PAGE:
- February 2022 Class I base price jumps; ‘higher-of’ formula back in play
- Vitaliano: Big changes from 2014
- Future of Federal Dairy Milk Pricing Forum scheduled
- 2021 dairy cull cow slaughter tops 3 million
The Federal Milk Marketing Order (FMMO) advanced Class I base price moves to an 86-month high for February. At $21.64 per hundredweight (cwt), it’s up $1.93 from January 2022 and $6.10 more than February 2021.
A Class I differential for each order's principle pricing point is added to the base price to determine the Class I price in each FMMO. With differentials added, the Class I base price ranges from $27.04 per cwt in the Florida FMMO to $23.44 per cwt in the Upper Midwest FMMO, with an all-market average of $24.46 per cwt.
The 2021 Class I base price averaged $16.83 per cwt, down 8 cents from 2020 ($16.91 per cwt) and 16 cents less than 2019 ($16.99 per cwt).
After a seven-month reprieve, the debate over the “higher-of” versus “average-of plus 74 cents” formula resurfaces in February.
The difference between the advanced Class III skim milk pricing factor ($10.43 per cwt) and the advanced Class IV skim milk pricing factor ($12.97 per cwt) is $2.54 per cwt, plus the advanced butterfat pricing factor, means producers will see a negative impact using the average-of plus 74 cents Class I mover compared to the old higher-of formula.
Based on Progressive Dairy calculations, the Class I mover calculated under the average-of plus 74 cents formula is $21.64 per cwt, 51 cents less than the $22.15 per cwt calculated using the higher-of formula.
That difference will be diminished in producer milk checks, however, depending on Class I utilization in each FMMO and its impact on “blend” or uniform milk prices.
Recent USDA data shows dairy markets are in a very different situation than almost any experienced since 2014, according to the National Milk Producers Federation’s Peter Vitaliano, summarizing markets in the January 2022 Dairy Management Inc./National Milk Producers Federation Dairy Market Report.
The dominant features of the basic U.S. dairy situation continue to be tighter milk production, record export volumes, higher prices, sluggish domestic consumption and dropping inventories. The long period of tough market conditions from 2014 until recently constitutes a major reason for the production contraction that’s driving the current situation. To no surprise, it’s causing much speculation about how long it will last.
For more information on commercial use, dairy trade, milk production, product inventories, prices and margins, click here.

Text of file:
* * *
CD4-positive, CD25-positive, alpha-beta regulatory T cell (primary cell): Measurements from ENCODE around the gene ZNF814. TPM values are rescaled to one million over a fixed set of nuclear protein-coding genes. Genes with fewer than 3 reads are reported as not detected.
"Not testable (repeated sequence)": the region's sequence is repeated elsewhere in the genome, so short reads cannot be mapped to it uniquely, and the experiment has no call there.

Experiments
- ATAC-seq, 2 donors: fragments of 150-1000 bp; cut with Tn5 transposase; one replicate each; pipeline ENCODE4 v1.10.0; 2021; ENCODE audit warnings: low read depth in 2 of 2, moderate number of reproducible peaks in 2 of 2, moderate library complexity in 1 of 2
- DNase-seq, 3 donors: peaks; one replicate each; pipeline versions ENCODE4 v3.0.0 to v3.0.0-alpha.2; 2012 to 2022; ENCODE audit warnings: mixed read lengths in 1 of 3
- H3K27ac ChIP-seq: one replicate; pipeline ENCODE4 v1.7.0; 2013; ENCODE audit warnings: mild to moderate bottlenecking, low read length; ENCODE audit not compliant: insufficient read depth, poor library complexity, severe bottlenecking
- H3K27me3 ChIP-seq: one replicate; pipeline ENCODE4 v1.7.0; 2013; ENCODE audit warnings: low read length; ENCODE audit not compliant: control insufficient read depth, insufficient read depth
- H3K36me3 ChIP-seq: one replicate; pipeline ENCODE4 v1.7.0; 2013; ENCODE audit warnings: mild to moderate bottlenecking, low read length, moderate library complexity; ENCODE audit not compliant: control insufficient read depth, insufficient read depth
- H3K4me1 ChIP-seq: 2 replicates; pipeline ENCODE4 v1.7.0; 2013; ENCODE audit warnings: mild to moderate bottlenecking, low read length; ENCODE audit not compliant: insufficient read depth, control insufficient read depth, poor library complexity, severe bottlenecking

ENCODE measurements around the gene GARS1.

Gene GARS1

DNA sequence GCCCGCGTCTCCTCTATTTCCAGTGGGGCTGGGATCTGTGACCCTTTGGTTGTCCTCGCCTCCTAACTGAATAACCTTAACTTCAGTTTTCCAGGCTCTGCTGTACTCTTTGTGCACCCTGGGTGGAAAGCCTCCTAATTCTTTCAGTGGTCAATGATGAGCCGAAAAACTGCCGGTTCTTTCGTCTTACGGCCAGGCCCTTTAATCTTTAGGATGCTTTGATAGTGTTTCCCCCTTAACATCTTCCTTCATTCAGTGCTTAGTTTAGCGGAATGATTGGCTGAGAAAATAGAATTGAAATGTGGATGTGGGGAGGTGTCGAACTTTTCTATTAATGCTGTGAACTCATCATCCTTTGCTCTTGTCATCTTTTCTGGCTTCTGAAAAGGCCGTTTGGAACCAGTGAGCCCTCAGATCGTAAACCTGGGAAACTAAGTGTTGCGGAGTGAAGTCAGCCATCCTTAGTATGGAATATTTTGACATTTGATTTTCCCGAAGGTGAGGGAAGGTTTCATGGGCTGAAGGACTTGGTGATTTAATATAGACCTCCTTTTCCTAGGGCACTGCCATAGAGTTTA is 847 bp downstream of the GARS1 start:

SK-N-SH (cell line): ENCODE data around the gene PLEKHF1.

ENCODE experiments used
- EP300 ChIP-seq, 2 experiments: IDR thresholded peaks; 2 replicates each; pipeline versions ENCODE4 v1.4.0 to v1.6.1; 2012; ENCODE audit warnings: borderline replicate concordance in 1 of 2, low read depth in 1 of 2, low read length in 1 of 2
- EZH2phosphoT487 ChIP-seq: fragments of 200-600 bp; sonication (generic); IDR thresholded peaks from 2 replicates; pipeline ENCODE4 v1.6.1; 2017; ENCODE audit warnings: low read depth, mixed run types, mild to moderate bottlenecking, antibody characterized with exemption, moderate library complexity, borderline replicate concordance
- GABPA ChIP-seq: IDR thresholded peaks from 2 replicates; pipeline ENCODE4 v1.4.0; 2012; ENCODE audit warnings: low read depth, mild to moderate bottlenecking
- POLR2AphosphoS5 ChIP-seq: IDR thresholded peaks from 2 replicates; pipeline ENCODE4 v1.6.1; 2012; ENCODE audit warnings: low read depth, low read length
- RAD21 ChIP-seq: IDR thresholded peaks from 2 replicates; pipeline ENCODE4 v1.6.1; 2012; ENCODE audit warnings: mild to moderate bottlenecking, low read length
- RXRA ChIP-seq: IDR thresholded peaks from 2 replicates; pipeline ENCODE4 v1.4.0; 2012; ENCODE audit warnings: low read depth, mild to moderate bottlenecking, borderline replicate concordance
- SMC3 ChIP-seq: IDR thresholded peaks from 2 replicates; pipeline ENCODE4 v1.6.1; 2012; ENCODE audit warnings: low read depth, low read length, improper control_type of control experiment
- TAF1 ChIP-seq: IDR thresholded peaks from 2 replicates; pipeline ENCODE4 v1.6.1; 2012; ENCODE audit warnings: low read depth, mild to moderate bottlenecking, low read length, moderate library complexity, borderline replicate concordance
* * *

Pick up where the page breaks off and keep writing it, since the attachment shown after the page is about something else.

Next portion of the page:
In an effort to find dairy producer consensus on FMMO issues, the American Dairy Coalition (ADC) is hosting a virtual “Future of Federal Dairy Milk Pricing Forum,” Feb. 15, 11 a.m.-12:30 p.m. (Central time).
The forum is designed to take input from individual producers and heads of state and national producer associations. Presenters will include:
- Calvin Covington, retired co-op CEO with FMMO hearing experience, who will discuss what FMMOs do, don’t do, can and can’t do, and how the hearing process works
- Frank Doll, a dairy producer serving on the American Farm Bureau Federation’s dairy policy committee
- Mike McCully, a dairy industry consultant who will give a perspective on how changes to the Class I fluid milk pricing impacts farm mailbox milk prices
The panel will be moderated by Progressive Dairy Editor Dave Natzke.
For more information and to register for the free forum, click here.
U.S. annual dairy cull cow slaughter topped 3 million head for a fourth consecutive year in 2021, based on the USDA’s monthly Livestock Slaughter report.
At 267,800 head, December 2021 dairy cow slaughter in federally inspected plants was up more than 22,000 from November 2021 but down 5,700 from December 2020. Both December 2020 and December 2021 had 22 non-holiday weekdays and four Saturdays.
Through 2021, dairy cull cow slaughter was estimated at 3.1 million, about 42,700 head more than 2020.
Heaviest dairy culling during December 2021 occurred in the Southwest (Arizona, California, Hawaii and Nevada), where 66,700 dairy cows were marketed for beef. That was followed by the Upper Midwest (Illinois, Indiana, Michigan, Minnesota, Ohio and Wisconsin) at 64,400 head.
Other regional totals were estimated at 46,500 head in Delaware, Maryland, Pennsylvania, West Virginia and Virginia; 29,900 head in Arkansas, Louisiana, New Mexico, Oklahoma and Texas; and about 28,700 head in Alaska, Idaho, Oregon and Washington.
- Progressive Dairy
- Email Dave Natzke